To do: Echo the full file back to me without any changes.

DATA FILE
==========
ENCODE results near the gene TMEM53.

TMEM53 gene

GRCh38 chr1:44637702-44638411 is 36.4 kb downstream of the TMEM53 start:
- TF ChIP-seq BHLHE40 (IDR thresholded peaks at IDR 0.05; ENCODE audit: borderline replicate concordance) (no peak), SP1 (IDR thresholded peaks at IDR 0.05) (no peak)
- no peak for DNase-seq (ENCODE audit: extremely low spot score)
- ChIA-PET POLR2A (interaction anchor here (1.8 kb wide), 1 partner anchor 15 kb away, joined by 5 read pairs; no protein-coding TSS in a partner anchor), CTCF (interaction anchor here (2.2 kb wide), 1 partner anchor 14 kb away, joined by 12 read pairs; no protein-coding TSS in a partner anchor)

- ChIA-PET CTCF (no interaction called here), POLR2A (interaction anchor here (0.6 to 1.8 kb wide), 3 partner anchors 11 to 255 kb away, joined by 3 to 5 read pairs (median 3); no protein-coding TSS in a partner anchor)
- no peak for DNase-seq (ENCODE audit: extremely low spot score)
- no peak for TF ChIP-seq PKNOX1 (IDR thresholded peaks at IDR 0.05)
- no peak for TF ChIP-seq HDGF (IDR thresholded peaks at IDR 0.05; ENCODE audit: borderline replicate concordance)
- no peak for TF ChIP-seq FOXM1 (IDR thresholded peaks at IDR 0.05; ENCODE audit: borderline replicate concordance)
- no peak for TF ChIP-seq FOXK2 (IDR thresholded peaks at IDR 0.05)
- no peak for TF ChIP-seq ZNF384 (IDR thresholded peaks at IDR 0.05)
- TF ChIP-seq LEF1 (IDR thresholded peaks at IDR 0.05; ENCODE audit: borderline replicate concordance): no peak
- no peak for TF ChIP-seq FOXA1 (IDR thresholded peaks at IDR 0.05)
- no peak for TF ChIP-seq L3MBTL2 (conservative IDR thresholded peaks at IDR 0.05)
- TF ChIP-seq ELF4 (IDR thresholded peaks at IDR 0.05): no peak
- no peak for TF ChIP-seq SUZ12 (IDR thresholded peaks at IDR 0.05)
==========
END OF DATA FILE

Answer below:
ENCODE results near the gene TMEM53.

TMEM53 gene

GRCh38 chr1:44637702-44638411 is 36.4 kb downstream of the TMEM53 start:
- TF ChIP-seq BHLHE40 (IDR thresholded peaks at IDR 0.05; ENCODE audit: borderline replicate concordance) (no peak), SP1 (IDR thresholded peaks at IDR 0.05) (no peak)
- no peak for DNase-seq (ENCODE audit: extremely low spot score)
- ChIA-PET POLR2A (interaction anchor here (1.8 kb wide), 1 partner anchor 15 kb away, joined by 5 read pairs; no protein-coding TSS in a partner anchor), CTCF (interaction anchor here (2.2 kb wide), 1 partner anchor 14 kb away, joined by 12 read pairs; no protein-coding TSS in a partner anchor)

- ChIA-PET CTCF (no interaction called here), POLR2A (interaction anchor here (0.6 to 1.8 kb wide), 3 partner anchors 11 to 255 kb away, joined by 3 to 5 read pairs (median 3); no protein-coding TSS in a partner anchor)
- no peak for DNase-seq (ENCODE audit: extremely low spot score)
- no peak for TF ChIP-seq PKNOX1 (IDR thresholded peaks at IDR 0.05)
- no peak for TF ChIP-seq HDGF (IDR thresholded peaks at IDR 0.05; ENCODE audit: borderline replicate concordance)
- no peak for TF ChIP-seq FOXM1 (IDR thresholded peaks at IDR 0.05; ENCODE audit: borderline replicate concordance)
- no peak for TF ChIP-seq FOXK2 (IDR thresholded peaks at IDR 0.05)
- no peak for TF ChIP-seq ZNF384 (IDR thresholded peaks at IDR 0.05)
- TF ChIP-seq LEF1 (IDR thresholded peaks at IDR 0.05; ENCODE audit: borderline replicate concordance): no peak
- no peak for TF ChIP-seq FOXA1 (IDR thresholded peaks at IDR 0.05)
- no peak for TF ChIP-seq L3MBTL2 (conservative IDR thresholded peaks at IDR 0.05)
- TF ChIP-seq ELF4 (IDR thresholded peaks at IDR 0.05): no peak
- no peak for TF ChIP-seq SUZ12 (IDR thresholded peaks at IDR 0.05)